Meetings are a point of escalation, not the starting point of a conversation
TL;DR: Default to transferring context asynchronously. Hold colleagues accountable for being async first. If you receive a meeting invite without context, an agenda, or a read-ahead doc, consider politely declining.
Asynchronous communication (Issues, PRs, Google Docs, and sometimes Slack) should be the default, reserving more synchronous mediums (like video calls and in-person meetings) for the types of conversations that uniquely benefit from their higher fidelity (brainstorming, whiteboarding, interpersonal conflict, social connection, etc). Put another way, the phrase “async first” should be taken literally.
Default to transferring context asynchronously
When starting up a new initiative or collaborating with a colleague for the first time, it’s often tempting to “throw some time on their calendar” to “kick things off”. Such kick off meetings often consist primarily of an information download, sharing context from one coworker to another with a specific call to action or request for feedback. But information transfer isn’t always the best use of synchronous time, especially when you consider the overhead of scheduling (especially across time zones), scaling (O(n) vs O(1)), and memorializing outcomes (as durable artifacts available to others). Not to mention, different people have different learning styles - not everyone absorbs information best via voice and in real time.
Instead, next time, consider transferring that context asynchronously (as a GitHub issue or Google Doc, for example), and then scheduling a meeting only if the conversation requires it - you’d be surprised how often it does not. A few minutes of reading or a few comments on an issue or Google Doc can often replace waiting days for mutual availability and a dedicated 30-minute block of time. In this sense, you can think of meetings as a point of escalation based on complexity, not as the default starting point for a workstream, initiative, or conversation.
Meetings are not where work happens
You may be skeptical. I was curious, so I wrote a quick script to pull stats from my own calendar. My first year at GitHub (2013), I had a grand total of 16 internal meetings. Yes, we were smaller back then, but we were also dogmatic about being async first, almost to a fault. As we grew, my second year I had 43 meetings, and things gradually increased from there. This year, I’m on track to have over 600 meetings. There’s got to be a better way!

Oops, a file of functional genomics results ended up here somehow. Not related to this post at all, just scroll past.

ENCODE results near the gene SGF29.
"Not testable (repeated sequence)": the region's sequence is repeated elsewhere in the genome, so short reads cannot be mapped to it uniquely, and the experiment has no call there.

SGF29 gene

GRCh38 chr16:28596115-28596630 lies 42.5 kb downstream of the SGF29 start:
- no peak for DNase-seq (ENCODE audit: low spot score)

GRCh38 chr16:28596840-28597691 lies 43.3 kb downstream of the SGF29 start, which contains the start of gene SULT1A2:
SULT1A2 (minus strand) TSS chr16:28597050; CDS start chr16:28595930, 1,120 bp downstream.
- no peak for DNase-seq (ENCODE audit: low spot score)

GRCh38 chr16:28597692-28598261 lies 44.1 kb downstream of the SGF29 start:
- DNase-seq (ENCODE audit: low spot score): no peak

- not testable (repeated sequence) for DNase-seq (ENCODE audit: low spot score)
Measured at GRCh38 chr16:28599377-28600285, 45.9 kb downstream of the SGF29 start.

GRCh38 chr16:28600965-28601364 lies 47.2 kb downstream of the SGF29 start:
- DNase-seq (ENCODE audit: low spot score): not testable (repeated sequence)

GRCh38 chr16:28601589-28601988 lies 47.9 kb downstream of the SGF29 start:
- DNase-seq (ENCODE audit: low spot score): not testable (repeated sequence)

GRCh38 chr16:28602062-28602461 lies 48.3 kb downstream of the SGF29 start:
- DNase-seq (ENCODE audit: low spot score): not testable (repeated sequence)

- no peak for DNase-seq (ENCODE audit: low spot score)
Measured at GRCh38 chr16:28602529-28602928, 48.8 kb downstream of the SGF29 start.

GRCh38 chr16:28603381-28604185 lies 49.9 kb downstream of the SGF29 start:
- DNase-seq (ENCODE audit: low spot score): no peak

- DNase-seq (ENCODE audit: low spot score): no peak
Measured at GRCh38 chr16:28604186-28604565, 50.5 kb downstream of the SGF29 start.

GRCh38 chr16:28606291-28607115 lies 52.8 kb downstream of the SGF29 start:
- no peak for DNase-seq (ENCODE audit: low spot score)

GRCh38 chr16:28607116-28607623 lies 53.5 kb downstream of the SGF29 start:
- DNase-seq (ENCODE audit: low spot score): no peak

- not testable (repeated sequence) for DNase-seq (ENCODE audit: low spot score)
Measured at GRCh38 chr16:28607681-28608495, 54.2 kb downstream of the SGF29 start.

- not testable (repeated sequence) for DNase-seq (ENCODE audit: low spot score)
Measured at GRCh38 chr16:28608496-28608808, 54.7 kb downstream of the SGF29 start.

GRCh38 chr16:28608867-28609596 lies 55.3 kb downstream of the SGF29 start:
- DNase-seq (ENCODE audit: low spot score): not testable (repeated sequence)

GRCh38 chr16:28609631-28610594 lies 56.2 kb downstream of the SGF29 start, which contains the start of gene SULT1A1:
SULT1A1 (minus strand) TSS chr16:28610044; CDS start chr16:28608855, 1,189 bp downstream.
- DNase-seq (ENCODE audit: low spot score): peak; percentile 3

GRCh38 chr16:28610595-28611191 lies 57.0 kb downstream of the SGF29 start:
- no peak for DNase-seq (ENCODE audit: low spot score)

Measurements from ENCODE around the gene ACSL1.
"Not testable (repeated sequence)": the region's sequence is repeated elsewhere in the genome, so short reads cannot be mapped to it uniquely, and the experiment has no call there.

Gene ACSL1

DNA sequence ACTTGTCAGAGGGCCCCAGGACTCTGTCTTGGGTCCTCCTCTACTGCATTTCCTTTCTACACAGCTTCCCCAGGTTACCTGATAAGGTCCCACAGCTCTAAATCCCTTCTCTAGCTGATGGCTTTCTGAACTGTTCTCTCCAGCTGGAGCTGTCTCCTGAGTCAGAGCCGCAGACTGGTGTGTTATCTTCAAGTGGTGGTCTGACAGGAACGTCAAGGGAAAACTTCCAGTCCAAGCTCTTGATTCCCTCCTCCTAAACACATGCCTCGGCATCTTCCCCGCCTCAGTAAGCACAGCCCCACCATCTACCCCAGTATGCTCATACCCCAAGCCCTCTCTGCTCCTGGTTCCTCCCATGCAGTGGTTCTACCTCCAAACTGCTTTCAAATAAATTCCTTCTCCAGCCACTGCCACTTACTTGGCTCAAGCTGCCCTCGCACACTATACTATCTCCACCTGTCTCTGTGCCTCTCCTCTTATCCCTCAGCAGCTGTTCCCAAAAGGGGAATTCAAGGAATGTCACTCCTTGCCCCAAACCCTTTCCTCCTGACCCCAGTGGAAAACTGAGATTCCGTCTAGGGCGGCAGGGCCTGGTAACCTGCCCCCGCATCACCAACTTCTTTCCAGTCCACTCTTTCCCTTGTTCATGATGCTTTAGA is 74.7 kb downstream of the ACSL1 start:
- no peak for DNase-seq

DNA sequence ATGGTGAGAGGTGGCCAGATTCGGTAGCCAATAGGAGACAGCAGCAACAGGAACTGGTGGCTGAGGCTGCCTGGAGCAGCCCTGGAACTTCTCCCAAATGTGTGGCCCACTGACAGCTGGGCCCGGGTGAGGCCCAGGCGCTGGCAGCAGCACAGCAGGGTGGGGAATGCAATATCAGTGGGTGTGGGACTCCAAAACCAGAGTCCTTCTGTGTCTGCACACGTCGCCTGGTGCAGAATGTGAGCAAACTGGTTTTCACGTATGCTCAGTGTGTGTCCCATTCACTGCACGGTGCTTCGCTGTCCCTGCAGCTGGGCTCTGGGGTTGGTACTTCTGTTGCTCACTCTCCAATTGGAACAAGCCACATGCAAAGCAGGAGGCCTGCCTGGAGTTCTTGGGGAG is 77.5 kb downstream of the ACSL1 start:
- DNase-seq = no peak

Working asynchronously by default fosters a more inclusive culture, facilitates discoverability and permanence, create space for learning, allows for greater work-life balance, and produces better outcomes, faster. Async is also the key to making remote work, work.
Hold colleagues accountable for being truly async first
If you receive a meeting invite (or if a colleague requests permission to send you a meeting invite) without context, an agenda, or a read-ahead doc, consider politely declining, or at least asking for one - it’s well within your rights (you can even link to this discussion post as a “get out of
jail meeting free” card). After all, if the person requesting the meeting hasn’t taken the time to distill their thoughts into writing, why should they be able to decide how you spend your own time?
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Ben Balter is the Director of Engineering Operations and Culture at GitHub, the world’s largest software development platform. Previously, as Chief of Staff for Security, he managed the office of the Chief Security Officer, improving overall business effectiveness of the Security organization through portfolio management, strategy, planning, culture, and values. As a Staff Technical Program manager for Enterprise and Compliance, Ben managed GitHub’s on-premises and SaaS enterprise offerings, and as the Senior Product Manager overseeing the platform’s Trust and Safety efforts, Ben shipped more than 500 features in support of community management, privacy, compliance, content moderation, product security, platform health, and open source workflows to ensure the GitHub community and platform remained safe, secure, and welcoming for all software developers. Before joining GitHub’s Product team, Ben served as GitHub’s Government Evangelist, leading the efforts to encourage more than 2,000 government organizations across 75 countries to adopt open source philosophies for code, data, and policy development. More about the author →